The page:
|Publication number||US7491185 B2|
|Application number||US 10/645,814|
|Publication date||17 Feb 2009|
|Filing date||21 Aug 2003|
|Priority date||21 Aug 2003|
|Also published as||CA2536381A1, DE602004024409D1, EP1656091A1, EP1656091B1, US20050043657, WO2005020870A1|
|Publication number||10645814, 645814, US 7491185 B2, US 7491185B2, US-B2-7491185, US7491185 B2, US7491185B2|
|Inventors||Lucien A. Couvillon, Jr.|
|Original Assignee||Boston Scientific Scimed, Inc.|
|Export Citation||BiBTeX, EndNote, RefMan|
|Patent Citations (44), Referenced by (21), Classifications (24), Legal Events (4)|
|External Links: USPTO, USPTO Assignment, Espacenet|
The present invention describes an external counterpulsation device. More specifically, the present invention applies electroactive polymer actuators to an external counterpulsation device.
Exterior counterpulsation (ECP) is a technique in which the exterior of a patient's body is compressed (usually the extremities such as the legs) in synchrony with the heartbeat of the patient in order to assist the pumping action of the heart. ECP is established, for example, in critical care and cardiology units for treatment of heart failure and for the rescue of heart attack patients.
There are several current manufacturers of ECP systems. The current systems resemble a pair of trousers or support hosiery, and function in a way similar to that of a gravity garment used by pilots of certain aircraft. Pneumatic tubes are connected to the garment to compress the patient's extremities (usually the legs) in synchrony with the heartbeat. This assists the pumping action of the heart by forcing blood from the extremities by compressing the veins and relying on the venous valves to favor one-way flow, so the heart need not do all the work of perfusion. The resultant reduction in cardiac work allows normalization of blood flow and metabolism, reduces the otherwise destructive downward metabolic spiral, and allows the heart to rest and recover.
However, present ECP systems suffer from a number of disadvantages. As described above, the actuators in conventional ECP systems are traditionally pneumatic. Such actuators are typically rather large and bulky leading to a clumsy fit around the patient. The size and bulk of the actuators can also render them quite cumbersome and uncomfortable in attempting to fit them on a patient. In addition, the large pneumatic actuators are typically quite noisy and difficult to control. Also, they are relatively slowly acting. Therefore, they are difficult to control in precise synchrony with the heartbeat. Further, the actuators are quite expensive, mechanically inefficient, and require a bulky, complex pneumatic drive console.
The present invention provides an exterior counterpulsation (ECP) system that includes a garment for being worn on the exterior of a patient's body. The garment includes electroactive polymer (EAP) actuators connected thereto. In one embodiment, the EAP actuators are woven into the garment. In another embodiment, they are mounted upon the garment surface.
In one embodiment, the system of the present invention includes a controller that drives actuation of the EAP actuators. In yet another embodiment, the system includes a heart monitor (such as an electrocardiogram (EKG) component). The controller receives an output from the EKG component and drives actuation of the EAP actuators in synchrony with the natural heart rhythm.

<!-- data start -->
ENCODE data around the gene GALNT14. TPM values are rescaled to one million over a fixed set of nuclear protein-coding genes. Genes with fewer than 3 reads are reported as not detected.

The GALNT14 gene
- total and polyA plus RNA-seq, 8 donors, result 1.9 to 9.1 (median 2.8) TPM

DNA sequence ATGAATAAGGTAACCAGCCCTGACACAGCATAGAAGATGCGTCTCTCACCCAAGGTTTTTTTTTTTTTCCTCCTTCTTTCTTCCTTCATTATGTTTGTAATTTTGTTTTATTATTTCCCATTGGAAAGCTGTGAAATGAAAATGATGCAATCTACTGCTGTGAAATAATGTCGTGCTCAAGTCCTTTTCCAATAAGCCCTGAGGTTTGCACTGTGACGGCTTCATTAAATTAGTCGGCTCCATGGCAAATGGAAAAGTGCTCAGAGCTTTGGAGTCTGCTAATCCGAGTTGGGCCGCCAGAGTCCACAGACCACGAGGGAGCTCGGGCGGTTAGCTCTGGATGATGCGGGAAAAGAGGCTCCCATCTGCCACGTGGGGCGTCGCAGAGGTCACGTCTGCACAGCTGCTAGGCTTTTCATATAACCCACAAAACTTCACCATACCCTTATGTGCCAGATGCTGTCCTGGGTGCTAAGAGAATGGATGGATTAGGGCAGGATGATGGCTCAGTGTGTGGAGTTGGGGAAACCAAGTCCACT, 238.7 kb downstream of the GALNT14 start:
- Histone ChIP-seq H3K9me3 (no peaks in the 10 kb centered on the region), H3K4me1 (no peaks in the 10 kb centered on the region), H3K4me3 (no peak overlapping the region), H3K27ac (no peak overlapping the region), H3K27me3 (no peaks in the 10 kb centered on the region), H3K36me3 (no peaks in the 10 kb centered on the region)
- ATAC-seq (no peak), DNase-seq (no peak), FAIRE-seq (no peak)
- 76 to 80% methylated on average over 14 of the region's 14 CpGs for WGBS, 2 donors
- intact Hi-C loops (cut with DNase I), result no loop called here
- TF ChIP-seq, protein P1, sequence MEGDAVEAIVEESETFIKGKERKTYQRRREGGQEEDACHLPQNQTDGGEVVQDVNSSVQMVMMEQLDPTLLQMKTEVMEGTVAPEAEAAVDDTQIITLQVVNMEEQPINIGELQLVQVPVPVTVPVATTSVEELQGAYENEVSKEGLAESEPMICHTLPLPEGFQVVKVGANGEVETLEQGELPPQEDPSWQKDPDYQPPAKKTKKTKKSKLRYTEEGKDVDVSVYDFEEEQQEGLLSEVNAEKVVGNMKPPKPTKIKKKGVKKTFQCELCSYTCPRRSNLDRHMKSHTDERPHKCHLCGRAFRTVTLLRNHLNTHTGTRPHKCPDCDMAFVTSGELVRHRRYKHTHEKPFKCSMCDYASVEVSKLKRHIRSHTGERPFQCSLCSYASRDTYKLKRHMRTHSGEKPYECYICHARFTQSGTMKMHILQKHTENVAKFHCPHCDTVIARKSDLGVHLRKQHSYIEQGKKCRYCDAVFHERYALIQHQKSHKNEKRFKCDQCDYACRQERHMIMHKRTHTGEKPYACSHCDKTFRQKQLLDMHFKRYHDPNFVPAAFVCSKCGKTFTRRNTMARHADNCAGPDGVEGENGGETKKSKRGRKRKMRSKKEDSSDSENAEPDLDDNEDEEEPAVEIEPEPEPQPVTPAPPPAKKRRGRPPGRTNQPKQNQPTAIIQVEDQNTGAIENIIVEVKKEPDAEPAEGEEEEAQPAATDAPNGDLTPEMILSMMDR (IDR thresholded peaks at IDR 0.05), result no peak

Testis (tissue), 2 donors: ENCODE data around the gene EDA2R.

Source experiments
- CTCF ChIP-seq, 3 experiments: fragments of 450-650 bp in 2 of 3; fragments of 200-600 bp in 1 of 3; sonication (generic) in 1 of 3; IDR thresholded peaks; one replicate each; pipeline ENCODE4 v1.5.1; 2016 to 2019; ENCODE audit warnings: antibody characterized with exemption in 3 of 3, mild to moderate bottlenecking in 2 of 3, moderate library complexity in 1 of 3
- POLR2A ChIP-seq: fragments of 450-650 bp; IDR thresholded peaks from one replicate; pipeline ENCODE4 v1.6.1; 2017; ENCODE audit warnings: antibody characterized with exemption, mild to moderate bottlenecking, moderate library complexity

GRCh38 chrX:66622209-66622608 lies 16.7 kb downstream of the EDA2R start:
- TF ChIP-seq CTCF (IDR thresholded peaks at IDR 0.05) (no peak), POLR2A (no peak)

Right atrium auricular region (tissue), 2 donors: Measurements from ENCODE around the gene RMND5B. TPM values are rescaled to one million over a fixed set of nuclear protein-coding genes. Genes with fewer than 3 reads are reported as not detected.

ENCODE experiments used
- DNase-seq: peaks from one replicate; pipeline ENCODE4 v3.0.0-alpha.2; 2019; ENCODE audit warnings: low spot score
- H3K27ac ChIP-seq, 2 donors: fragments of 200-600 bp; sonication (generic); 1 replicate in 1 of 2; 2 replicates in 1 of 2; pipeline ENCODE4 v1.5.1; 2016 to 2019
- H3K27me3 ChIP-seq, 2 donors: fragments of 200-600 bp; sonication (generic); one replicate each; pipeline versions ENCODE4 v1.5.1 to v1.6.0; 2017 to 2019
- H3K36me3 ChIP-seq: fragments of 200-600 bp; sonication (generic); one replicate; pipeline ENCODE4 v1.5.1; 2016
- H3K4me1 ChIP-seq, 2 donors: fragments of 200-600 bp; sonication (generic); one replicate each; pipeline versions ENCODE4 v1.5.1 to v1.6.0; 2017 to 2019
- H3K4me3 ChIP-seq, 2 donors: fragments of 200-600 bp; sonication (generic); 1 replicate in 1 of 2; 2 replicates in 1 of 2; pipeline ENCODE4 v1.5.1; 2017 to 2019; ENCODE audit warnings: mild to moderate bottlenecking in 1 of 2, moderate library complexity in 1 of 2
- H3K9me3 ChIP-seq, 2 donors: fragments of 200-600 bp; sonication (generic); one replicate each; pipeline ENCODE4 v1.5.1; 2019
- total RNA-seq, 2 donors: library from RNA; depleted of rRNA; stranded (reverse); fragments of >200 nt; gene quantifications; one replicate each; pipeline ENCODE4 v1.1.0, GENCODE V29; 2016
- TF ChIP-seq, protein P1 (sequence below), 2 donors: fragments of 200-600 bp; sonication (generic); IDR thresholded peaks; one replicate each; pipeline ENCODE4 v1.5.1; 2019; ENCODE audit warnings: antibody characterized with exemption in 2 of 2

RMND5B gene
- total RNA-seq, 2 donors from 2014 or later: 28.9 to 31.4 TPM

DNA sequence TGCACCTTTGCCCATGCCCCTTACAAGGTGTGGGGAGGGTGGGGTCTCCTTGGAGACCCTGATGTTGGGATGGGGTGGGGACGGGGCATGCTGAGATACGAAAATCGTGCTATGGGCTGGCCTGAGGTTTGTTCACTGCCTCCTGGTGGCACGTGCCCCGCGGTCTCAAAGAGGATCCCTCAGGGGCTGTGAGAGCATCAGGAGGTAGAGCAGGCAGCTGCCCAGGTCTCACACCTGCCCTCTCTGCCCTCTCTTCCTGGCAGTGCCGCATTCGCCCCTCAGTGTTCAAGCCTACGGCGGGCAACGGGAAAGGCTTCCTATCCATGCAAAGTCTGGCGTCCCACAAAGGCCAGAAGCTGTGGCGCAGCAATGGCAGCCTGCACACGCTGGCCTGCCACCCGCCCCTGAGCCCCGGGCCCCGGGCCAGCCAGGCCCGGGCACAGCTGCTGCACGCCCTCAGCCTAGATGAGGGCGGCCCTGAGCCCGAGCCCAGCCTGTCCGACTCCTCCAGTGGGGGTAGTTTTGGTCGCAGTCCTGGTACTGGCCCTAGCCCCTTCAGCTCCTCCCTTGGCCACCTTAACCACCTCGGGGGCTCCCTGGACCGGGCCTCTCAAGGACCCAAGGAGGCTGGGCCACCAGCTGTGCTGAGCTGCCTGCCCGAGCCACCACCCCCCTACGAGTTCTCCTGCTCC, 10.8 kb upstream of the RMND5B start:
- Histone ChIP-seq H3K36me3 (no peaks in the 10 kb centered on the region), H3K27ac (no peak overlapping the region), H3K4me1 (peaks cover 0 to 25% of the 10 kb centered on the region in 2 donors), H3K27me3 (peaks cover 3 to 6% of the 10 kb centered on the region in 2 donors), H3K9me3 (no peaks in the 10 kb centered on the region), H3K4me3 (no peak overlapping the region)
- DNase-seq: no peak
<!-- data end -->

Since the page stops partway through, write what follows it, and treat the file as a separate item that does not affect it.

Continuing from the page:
In still another embodiment, a feedback component is provided. The controller controls actuation of the EAP actuators to shift location and timing of the applied pressure in order to increase the flow response and metabolic benefit obtained.
Prior to discussing the present invention in greater detail, a brief description of one illustrative embodiment of the actuators used in accordance with the present invention will be undertaken. Electroactive polymer (EAP) actuators typically include an active member, a counter electrode and an electrolyte-containing region disposed between the active member and the counter electrode. In some embodiments, a substrate is also provided, and the active member, the counter electrode and the electrolyte-containing region are disposed over the substrate layer. Some examples of electroactive polymers that can be used as the electroactive polymer actuator of the present invention include polyaniline, polypyrrole, polysulfone, and polyacetylene.
Actuators formed of these types of electroactive polymers are typically small in size, exhibit large forces and strains, are low cost and are relatively easy to integrate into another device, such as a garment. These polymers are members of the family of plastics referred to as “conducting polymers” which are characterized by their ability to change shape in response to electrical stimulation. They typically structurally feature a conjugated backbone and have the ability to increase electrical conductivity under oxidation or reduction. These materials are typically not good conductors in their pure form. However, upon oxidation or reduction of the polymer, conductivity is increased. The oxidation or reduction leads to a charge imbalance that, in turn, results in a flow of ions into the material in order to balance charge. These ions or dopants, enter the polymer from an ionically conductive electrolyte medium that is coupled to the polymer surface. The electrolyte may be, for example, a gel, a solid, or a liquid. If ions are already present in the polymer when it is oxidized or reduced, they may exit the polymer.